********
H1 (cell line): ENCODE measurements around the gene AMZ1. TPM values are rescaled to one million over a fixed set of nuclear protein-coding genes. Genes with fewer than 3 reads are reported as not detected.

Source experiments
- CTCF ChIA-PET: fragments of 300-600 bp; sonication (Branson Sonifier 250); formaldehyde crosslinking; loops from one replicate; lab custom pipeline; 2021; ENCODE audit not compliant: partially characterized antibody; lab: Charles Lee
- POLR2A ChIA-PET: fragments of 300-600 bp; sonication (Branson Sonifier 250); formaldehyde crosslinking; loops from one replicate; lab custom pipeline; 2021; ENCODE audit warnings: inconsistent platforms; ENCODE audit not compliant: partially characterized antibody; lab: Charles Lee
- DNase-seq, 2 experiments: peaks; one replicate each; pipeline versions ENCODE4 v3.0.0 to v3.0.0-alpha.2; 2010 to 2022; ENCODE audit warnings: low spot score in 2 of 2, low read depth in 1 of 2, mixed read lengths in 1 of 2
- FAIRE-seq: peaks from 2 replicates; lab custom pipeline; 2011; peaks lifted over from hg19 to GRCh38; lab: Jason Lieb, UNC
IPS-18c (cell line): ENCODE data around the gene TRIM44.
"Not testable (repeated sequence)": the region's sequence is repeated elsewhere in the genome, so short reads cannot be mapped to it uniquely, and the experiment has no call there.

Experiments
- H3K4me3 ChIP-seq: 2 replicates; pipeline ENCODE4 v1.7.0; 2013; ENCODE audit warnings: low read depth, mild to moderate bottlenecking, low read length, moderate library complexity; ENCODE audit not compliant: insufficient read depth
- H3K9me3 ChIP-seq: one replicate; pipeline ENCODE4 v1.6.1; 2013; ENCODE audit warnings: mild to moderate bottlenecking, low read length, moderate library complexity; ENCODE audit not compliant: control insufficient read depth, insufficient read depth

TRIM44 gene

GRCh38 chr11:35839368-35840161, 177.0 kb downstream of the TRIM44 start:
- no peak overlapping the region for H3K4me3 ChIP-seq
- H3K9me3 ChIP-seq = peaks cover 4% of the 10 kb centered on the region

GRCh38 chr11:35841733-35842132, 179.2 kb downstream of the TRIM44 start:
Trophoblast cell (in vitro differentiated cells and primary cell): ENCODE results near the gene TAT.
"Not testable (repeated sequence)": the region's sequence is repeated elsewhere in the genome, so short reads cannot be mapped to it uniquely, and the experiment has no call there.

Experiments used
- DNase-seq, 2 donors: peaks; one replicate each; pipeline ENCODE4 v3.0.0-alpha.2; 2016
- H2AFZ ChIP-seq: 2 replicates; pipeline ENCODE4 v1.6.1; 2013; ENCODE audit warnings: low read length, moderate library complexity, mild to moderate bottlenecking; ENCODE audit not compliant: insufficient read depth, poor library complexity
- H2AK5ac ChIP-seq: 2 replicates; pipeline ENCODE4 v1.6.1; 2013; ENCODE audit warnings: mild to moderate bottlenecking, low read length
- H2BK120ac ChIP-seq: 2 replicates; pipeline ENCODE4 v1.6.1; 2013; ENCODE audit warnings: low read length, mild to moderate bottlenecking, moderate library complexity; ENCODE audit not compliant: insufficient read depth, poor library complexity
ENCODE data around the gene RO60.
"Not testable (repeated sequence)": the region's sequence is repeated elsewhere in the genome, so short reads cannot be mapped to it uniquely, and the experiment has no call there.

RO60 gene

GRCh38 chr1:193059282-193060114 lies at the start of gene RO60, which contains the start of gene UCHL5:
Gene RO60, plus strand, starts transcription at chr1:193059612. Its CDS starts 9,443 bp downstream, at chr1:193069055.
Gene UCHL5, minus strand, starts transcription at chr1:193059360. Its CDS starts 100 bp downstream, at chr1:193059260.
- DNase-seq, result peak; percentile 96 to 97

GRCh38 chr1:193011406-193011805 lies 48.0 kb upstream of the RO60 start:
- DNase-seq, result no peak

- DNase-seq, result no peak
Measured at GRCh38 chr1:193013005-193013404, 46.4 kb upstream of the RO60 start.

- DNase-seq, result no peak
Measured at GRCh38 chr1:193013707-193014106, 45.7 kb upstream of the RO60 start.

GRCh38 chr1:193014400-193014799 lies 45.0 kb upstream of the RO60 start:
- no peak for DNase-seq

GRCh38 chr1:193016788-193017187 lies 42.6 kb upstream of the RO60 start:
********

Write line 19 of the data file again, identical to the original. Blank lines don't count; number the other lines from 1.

Experiments used